of each image one after the other by cunning devices – the zoetrope, mutoscope and praxinoscope – sounding eerily Harry Potter-esque. A zoetrope is a cylinder with slits cut vertically in the sides. Inside the cylinder is a series of images, drawings, pictures or photos. As the cylinder spins, you look through a slit at the opposite side and a moving image is produced. In fact the earliest zoetrope was invented in China in 180AD, but in Britain it only surfaced in 1834. The Praxinoscope was an improvement on this design – it replaced the crude slits with a cunning system of mirrors, and was invented by a Frenchman, Charles-Emile Reynaud in 1877. The trouble with this was that the
Above: Roman fresco, Pompeii
Below: One of Carlos Franco’s ‘vulgar’ frescoes on the Casa de la Panaderia, Madrid Cece Mills
ilm or moving images originally consisted of a series of rapidly photographed individual ‘frames’ or images, which gave the appearance of moving due to the fast projection
Colin Fraser’s work – old school artist Praxinoscope-Théatre (1879) de Emile Reynaud escarlati
moving picture was only available to one viewer at a time. this also happened with the Mutoscope, an american invention marketed by the american Mutoscope company, which quickly moved on to become the coin-in-the-slot peep-show machine of the era, much to the horror of many upstanding citizens! if you have ever made a ﬂip-book then you will understand the way the mutoscope worked, but rather than being in a booklet, the images were put on cards attached to a circular core like a rolodex index card system. other amazing inventions of the period to produce a moving image were the thaumatrope, the electrotachyscope and the Phenakistoscope! so how did we move on from this fairly primitive system of individual images to the continuous, rolling film we know today? simply, we didn’t. films still consist of millions of individual frames, it is just that technology has become so sophisticated and the speed so fast, that the ‘frames’ are undetectable. the world’s first motion picture film was in 1888 and was called the roundhay garden scene and was recorded at 12 frames a second. ★
Next Month, Looking At: GRAFFITI AND GLASS 38
Colin Fraser: Places in Time The Catto Gallery Exhibition review by Virginia E. Schultz
t the onset of his career as an artist, Scottish born Colin Fraser has been captivated by painting in egg tempera, one of the oldest techniques as well as one of the most durable. It is a labour intensive form of art and the artist must have a clear view of what needs to be expressed that takes a particular kind of temperament. Even in art school Fraser was no more in step with the prevailing art scene than he is now and Conceptual art, Agitprop and Abstract and Pop art held little interest for him. There is a starkness to his work that reminds me of Andrew Wyeth, the noted American artist. In Wyeth’s paintings, however, there is a loneliness of someone passing by while with Fraser it is as if whoever had been there would return at any minute. Perhaps because he lived in Sweden since 1985 where light part of the year intensifies with its length and darkness casts shadows over the landscape the rest of the year, the colours in his paintings can be vivid; yet there is a mist of shade seeping in along the edges. The Fine Art Collective has printed a book of images by Fraser called Inner Light with text by William Packer & Richard D. North which can be purchased through The Catto Gallery. ★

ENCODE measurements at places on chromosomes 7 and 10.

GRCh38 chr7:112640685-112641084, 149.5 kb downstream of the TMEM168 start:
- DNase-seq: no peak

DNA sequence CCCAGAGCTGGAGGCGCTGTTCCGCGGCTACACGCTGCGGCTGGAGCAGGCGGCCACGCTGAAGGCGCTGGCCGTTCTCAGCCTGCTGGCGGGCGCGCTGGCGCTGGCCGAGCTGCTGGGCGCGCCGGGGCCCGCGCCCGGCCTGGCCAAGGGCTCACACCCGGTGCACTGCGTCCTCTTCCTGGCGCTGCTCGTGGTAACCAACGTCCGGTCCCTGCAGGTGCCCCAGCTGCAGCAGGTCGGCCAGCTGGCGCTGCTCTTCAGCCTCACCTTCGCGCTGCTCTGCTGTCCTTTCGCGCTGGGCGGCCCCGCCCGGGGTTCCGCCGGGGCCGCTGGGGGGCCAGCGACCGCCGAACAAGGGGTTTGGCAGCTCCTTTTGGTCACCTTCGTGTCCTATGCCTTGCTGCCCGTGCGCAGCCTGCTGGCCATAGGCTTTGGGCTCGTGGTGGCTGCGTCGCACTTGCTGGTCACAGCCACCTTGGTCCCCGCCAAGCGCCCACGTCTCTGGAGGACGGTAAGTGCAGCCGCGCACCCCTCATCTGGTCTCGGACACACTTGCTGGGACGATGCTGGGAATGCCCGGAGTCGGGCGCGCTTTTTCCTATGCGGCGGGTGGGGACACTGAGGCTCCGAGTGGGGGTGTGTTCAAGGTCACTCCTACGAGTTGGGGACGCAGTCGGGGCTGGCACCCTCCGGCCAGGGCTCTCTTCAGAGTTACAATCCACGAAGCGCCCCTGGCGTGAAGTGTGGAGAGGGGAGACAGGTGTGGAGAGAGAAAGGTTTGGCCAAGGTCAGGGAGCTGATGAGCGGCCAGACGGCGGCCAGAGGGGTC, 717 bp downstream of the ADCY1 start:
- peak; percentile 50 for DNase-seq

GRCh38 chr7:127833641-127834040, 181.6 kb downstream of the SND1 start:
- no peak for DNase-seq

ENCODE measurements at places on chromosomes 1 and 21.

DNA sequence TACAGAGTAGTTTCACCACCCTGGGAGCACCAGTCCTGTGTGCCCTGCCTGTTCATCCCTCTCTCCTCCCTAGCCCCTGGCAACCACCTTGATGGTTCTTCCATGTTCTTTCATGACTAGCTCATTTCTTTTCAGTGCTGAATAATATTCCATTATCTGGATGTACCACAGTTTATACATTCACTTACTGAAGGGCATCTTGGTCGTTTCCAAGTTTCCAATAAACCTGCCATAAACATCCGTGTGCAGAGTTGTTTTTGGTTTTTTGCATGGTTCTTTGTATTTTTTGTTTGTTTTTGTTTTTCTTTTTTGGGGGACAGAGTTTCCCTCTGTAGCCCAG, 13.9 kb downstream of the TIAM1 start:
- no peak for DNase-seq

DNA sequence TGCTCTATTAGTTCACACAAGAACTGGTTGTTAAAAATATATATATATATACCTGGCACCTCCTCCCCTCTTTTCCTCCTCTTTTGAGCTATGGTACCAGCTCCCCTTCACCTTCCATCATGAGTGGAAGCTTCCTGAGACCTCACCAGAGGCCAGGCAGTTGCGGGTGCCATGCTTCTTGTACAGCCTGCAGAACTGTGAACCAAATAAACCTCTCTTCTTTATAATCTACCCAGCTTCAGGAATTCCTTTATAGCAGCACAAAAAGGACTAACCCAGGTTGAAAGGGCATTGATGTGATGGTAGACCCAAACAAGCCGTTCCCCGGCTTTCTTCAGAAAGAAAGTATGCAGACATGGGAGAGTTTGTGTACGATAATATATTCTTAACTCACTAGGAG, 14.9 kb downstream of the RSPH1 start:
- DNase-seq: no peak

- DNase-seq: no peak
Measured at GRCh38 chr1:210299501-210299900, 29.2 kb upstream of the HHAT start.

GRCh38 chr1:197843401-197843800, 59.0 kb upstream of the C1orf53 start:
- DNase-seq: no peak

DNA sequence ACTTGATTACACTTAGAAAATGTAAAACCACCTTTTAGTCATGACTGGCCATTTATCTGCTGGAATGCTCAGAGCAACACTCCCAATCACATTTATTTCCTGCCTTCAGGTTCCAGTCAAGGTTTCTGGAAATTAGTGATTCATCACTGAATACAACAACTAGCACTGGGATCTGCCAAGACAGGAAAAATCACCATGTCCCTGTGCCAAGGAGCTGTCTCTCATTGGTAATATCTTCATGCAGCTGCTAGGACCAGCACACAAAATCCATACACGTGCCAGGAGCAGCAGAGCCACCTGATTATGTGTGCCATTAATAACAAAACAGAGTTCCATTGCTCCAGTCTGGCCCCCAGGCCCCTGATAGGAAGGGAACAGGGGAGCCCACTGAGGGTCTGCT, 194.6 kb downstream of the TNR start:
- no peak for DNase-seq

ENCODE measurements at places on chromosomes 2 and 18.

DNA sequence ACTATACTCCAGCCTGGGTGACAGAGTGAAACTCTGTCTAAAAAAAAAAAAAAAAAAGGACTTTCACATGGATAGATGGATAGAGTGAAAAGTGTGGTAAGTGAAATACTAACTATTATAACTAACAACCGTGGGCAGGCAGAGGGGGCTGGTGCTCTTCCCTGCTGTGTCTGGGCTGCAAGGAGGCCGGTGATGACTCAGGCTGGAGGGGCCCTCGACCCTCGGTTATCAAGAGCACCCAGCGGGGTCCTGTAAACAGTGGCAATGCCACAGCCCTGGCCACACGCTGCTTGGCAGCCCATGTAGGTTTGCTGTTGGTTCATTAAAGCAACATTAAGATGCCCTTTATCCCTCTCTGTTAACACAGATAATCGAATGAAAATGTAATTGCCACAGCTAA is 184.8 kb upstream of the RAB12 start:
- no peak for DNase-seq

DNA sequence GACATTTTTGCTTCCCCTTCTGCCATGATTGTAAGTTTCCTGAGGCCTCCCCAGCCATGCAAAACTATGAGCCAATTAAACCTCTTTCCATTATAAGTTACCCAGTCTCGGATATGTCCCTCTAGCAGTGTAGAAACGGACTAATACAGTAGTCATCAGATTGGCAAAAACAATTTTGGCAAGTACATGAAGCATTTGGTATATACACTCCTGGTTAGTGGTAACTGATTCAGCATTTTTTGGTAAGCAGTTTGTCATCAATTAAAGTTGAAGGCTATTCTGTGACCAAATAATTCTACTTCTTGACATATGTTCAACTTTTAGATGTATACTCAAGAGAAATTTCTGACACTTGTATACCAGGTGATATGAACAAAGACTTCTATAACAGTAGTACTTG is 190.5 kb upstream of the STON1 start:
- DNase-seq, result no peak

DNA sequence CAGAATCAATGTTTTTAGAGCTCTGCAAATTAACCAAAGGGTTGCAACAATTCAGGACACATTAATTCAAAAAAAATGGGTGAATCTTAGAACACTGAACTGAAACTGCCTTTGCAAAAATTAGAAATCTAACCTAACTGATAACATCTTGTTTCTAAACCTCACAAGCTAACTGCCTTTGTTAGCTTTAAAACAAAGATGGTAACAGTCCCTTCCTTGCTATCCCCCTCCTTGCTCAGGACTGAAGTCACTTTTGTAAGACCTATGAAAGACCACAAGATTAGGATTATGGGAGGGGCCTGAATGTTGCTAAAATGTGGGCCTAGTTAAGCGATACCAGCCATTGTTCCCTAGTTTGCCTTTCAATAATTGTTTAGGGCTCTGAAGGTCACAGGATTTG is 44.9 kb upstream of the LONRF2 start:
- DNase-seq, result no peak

Tony Bennett, Duke Ellington, watercolor and graphite on paper, gifted by the artist to the National Portrait Gallery, Smithsonian Institution
Ellington by Bennett By Estelle Lovatt
inger Tony Bennett has donated his painting of Duke Ellington to the Smithsonian’s National Portrait Gallery, Washington, DC to commemorate the 110th anniversary of Ellington’s birth. The painting portrays Ellington with a spray of pink roses in the background. Bennett selected this motif of flowers to celebrate Ellington’s custom of sending the singer a dozen pink roses every time Ellington composed a new song. Bennett, a 15-time Grammy Award-winning singer, has painted all his life, and is considered an accomplished visual artist. “We are honoured to accept this donation from Mr. Bennett to the National Portrait Gallery’s collection,” said Martin Sullivan, director of the museum. “There was great affection between Bennett and Ellington, and both were outstanding contributors to America’s musical heritage.” This donation marks the third painting he has donated to the Smithsonian. In 2006, Bennett’s painting of Central Park was donated to the Smithsonian American Art Museum and, in 2002, his portrait of Ella Fitzgerald was donated to the Smithsonian’s National Museum of American History. ★
THEATER REVIEWS by Jarlath O’Connell
Left: Alex Hanson (Fredrick Egerman) Hannah Waddingham (Desiree Armfeldt) Below: Grace Link (Fredrika Armfeldt) Hannah Waddingham (Desiree Armfeldt)
A Little Night Musical
Garrick Theatre, Charing Cross Road, London
ondheim’s most accessible musical has made its way from the Menier Chocolate Factory to the West End. Yet another in their catalogue of hits. Apart from Maureen Lipman, stealing the show as Madame Armfelt, it has no star wattage and the producers are to be commended in these times of gloom for bringing Sondheim into town without any other TV ‘names’. Based on Bergman’s film Smiles on A Summer’s Night it was first produced on Broadway in 1973 and is the story of the lives and loves a group of aristos in 19th century Sweden. Famous actress Desiree (Hannah Waddingham) re-ignites her affair with Fredrik Egerman (Alexander Hanson) who in the interim has acquired a teenage bride, Anne (Jessie Buckley, runner up on TV’s I’ll Do Anything talent contest, here making an assured West End debut). Meanwhile, Fredrik’s studious son